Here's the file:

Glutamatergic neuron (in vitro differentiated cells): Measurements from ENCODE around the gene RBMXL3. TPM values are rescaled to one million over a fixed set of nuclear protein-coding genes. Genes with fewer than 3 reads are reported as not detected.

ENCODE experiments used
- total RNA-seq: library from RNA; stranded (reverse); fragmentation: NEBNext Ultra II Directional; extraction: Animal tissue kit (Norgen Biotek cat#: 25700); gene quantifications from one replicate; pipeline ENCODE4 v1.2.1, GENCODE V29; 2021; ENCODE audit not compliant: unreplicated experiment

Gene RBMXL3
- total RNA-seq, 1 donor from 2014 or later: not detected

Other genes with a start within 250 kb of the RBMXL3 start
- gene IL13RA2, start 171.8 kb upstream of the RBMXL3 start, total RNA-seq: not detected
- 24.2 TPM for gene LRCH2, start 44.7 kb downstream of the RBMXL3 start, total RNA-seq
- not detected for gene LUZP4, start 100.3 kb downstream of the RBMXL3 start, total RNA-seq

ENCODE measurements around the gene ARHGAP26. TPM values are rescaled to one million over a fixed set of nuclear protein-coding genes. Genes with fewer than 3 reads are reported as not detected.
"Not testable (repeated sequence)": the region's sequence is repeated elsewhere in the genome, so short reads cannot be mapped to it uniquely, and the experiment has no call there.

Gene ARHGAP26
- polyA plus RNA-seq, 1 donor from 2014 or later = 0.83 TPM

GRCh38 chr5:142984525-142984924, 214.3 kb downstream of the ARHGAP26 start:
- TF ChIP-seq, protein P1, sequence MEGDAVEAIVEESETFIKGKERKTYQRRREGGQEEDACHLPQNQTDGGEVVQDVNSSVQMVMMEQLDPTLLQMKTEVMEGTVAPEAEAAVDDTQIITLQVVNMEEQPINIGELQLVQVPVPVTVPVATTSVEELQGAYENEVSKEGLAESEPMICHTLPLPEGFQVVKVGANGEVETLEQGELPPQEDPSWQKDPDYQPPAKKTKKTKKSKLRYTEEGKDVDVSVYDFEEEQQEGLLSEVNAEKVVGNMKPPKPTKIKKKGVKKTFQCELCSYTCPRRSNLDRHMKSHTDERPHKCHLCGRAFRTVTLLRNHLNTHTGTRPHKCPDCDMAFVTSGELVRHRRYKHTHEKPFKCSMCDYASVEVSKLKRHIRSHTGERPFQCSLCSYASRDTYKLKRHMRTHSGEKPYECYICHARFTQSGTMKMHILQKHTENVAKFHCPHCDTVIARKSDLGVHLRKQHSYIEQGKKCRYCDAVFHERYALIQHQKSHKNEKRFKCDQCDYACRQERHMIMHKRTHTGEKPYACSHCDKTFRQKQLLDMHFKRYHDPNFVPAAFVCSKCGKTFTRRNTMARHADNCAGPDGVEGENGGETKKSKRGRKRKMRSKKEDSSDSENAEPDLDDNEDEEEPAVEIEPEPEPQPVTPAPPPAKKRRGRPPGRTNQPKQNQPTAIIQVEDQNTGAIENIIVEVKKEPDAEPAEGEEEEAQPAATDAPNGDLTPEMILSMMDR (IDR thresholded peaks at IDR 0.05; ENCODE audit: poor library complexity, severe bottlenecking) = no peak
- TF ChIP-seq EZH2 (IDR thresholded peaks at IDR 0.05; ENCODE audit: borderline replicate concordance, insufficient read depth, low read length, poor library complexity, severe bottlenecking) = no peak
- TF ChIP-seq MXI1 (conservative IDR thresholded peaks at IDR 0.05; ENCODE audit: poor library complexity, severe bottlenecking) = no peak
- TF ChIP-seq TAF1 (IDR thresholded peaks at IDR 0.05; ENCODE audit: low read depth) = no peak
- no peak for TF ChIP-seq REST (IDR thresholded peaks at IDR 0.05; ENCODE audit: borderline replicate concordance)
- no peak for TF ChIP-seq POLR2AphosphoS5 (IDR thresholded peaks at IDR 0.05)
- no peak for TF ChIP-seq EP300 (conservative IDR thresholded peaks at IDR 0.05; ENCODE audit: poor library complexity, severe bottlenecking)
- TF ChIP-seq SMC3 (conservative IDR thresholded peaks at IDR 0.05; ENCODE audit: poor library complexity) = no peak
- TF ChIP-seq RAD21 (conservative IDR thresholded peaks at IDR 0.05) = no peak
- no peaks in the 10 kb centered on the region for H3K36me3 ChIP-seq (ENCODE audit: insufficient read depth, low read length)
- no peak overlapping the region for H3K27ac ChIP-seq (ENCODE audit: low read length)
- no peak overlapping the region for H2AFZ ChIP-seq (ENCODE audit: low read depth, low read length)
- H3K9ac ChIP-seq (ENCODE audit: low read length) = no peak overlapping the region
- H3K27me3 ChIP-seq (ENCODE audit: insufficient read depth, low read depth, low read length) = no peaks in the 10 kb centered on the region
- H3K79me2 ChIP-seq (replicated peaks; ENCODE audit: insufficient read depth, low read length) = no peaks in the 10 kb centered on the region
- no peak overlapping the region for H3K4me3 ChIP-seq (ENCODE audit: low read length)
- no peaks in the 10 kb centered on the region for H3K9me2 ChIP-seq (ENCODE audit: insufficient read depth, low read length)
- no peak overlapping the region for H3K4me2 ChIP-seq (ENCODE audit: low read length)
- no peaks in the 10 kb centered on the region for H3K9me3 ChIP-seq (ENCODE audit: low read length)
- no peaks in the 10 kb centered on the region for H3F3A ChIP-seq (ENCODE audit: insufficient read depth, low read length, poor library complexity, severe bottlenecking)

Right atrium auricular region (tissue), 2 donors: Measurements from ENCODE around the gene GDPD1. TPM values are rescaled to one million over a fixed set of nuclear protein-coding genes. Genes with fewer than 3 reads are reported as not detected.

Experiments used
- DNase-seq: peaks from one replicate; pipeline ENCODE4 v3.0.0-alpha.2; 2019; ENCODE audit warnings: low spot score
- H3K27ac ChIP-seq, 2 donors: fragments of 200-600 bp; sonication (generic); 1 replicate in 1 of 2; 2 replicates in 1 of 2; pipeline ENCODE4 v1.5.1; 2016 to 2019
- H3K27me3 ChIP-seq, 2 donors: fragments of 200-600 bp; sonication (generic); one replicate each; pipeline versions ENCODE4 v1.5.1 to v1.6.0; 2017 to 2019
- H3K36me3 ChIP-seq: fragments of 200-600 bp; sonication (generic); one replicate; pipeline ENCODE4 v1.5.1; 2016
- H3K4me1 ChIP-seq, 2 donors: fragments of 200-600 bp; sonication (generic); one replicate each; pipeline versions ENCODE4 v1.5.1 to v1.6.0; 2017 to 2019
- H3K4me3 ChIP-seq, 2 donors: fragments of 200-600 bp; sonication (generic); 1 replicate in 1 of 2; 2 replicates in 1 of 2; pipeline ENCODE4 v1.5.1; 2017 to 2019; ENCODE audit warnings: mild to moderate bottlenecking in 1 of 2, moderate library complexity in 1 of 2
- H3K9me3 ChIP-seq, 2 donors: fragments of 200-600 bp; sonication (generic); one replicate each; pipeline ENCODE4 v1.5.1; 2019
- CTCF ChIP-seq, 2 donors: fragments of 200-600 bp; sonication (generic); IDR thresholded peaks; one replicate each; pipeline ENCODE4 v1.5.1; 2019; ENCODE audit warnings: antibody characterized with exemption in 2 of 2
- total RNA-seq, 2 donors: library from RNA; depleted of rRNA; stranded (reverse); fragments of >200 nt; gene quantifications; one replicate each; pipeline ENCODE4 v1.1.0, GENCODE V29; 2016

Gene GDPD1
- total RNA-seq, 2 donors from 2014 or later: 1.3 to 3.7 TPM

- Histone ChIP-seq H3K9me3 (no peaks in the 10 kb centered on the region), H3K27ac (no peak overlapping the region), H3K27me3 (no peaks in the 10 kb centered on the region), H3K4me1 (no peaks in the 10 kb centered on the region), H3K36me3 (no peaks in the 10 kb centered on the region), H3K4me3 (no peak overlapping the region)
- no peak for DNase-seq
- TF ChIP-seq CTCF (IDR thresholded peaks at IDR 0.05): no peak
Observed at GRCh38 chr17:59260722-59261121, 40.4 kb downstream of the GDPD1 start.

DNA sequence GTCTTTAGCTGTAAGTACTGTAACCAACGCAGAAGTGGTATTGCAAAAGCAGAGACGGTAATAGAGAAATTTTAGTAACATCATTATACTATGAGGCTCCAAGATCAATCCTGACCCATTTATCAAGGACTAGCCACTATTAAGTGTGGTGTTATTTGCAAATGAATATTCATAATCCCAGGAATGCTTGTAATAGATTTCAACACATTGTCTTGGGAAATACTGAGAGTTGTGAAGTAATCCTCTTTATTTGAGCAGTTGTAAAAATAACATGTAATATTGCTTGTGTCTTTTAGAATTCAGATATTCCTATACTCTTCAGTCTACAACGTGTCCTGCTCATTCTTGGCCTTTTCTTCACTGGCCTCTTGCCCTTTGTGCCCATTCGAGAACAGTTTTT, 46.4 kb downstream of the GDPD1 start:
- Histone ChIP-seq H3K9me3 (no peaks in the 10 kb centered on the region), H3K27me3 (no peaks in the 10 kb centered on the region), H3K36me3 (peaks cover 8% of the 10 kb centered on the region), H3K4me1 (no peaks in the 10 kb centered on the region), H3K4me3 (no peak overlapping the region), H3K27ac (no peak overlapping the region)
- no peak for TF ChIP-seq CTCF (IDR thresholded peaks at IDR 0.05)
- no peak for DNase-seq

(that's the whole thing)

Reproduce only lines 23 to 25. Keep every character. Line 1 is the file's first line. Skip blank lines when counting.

- TF ChIP-seq RAD21 (conservative IDR thresholded peaks at IDR 0.05) = no peak
- no peaks in the 10 kb centered on the region for H3K36me3 ChIP-seq (ENCODE audit: insufficient read depth, low read length)
- no peak overlapping the region for H3K27ac ChIP-seq (ENCODE audit: low read length)